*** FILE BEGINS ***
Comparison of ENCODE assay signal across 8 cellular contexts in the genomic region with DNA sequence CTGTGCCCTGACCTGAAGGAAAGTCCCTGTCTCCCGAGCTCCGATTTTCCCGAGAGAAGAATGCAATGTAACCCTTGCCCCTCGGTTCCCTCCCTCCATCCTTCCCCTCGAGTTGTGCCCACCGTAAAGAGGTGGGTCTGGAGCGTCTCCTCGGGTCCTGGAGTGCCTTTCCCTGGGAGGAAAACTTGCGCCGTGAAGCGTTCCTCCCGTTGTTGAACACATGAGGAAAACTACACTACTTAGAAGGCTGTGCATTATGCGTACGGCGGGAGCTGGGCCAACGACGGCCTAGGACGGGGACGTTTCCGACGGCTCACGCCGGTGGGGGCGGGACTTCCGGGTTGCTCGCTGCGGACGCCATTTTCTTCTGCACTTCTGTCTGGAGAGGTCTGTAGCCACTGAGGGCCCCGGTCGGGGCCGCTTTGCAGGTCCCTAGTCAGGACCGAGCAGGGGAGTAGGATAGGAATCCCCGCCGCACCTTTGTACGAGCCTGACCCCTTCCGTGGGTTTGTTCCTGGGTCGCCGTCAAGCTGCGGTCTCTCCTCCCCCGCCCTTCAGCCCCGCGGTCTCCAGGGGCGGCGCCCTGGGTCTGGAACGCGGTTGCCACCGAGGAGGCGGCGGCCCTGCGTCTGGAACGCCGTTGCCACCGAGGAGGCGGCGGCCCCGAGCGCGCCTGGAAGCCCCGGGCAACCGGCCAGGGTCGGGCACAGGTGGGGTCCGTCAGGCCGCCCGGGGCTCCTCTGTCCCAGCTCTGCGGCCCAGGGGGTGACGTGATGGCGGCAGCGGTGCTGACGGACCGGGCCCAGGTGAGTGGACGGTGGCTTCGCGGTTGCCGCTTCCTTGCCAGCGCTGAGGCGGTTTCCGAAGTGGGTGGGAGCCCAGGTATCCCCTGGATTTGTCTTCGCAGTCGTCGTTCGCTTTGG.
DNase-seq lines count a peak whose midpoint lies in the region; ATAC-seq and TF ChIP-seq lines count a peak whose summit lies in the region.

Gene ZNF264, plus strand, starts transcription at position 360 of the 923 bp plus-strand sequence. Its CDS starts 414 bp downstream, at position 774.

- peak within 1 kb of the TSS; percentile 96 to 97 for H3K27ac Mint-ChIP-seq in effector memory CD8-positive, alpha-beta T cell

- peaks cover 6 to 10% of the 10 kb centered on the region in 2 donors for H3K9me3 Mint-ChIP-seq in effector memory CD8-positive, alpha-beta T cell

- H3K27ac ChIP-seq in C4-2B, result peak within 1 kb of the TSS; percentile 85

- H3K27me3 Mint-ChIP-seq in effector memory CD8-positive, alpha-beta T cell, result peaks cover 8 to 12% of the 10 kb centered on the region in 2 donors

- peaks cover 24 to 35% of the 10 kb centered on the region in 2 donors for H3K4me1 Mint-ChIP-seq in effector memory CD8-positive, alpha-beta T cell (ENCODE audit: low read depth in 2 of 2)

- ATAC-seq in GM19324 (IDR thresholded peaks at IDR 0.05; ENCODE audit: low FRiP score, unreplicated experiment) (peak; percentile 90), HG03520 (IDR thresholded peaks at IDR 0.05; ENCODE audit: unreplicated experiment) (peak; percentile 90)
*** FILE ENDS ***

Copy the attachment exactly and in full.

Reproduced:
Comparison of ENCODE assay signal across 8 cellular contexts in the genomic region with DNA sequence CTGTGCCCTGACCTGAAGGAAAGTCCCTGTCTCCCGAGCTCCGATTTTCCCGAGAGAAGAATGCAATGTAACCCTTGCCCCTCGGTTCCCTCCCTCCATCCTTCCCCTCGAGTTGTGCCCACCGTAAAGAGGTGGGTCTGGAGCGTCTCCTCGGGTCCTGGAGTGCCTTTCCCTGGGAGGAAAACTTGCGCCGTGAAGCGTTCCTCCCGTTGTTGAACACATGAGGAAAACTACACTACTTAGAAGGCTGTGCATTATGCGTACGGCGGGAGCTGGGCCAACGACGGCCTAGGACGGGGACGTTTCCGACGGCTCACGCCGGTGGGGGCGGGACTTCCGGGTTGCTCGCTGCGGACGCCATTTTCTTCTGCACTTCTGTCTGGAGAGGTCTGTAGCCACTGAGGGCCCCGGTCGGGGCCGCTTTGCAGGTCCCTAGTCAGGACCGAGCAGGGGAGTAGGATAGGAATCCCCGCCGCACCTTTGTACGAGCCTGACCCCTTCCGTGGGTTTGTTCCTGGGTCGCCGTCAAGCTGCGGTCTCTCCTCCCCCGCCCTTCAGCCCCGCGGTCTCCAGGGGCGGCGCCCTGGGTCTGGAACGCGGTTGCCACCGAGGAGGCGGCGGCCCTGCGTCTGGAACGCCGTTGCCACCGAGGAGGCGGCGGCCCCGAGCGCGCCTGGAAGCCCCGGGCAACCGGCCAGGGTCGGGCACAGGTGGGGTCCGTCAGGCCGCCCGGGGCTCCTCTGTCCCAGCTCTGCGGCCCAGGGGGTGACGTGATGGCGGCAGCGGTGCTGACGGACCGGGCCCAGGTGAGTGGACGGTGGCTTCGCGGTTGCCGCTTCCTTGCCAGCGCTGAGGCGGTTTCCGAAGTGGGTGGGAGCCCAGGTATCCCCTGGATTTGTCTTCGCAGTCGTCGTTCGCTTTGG.
DNase-seq lines count a peak whose midpoint lies in the region; ATAC-seq and TF ChIP-seq lines count a peak whose summit lies in the region.

Gene ZNF264, plus strand, starts transcription at position 360 of the 923 bp plus-strand sequence. Its CDS starts 414 bp downstream, at position 774.

- peak within 1 kb of the TSS; percentile 96 to 97 for H3K27ac Mint-ChIP-seq in effector memory CD8-positive, alpha-beta T cell

- peaks cover 6 to 10% of the 10 kb centered on the region in 2 donors for H3K9me3 Mint-ChIP-seq in effector memory CD8-positive, alpha-beta T cell

- H3K27ac ChIP-seq in C4-2B, result peak within 1 kb of the TSS; percentile 85

- H3K27me3 Mint-ChIP-seq in effector memory CD8-positive, alpha-beta T cell, result peaks cover 8 to 12% of the 10 kb centered on the region in 2 donors

- peaks cover 24 to 35% of the 10 kb centered on the region in 2 donors for H3K4me1 Mint-ChIP-seq in effector memory CD8-positive, alpha-beta T cell (ENCODE audit: low read depth in 2 of 2)

- ATAC-seq in GM19324 (IDR thresholded peaks at IDR 0.05; ENCODE audit: low FRiP score, unreplicated experiment) (peak; percentile 90), HG03520 (IDR thresholded peaks at IDR 0.05; ENCODE audit: unreplicated experiment) (peak; percentile 90)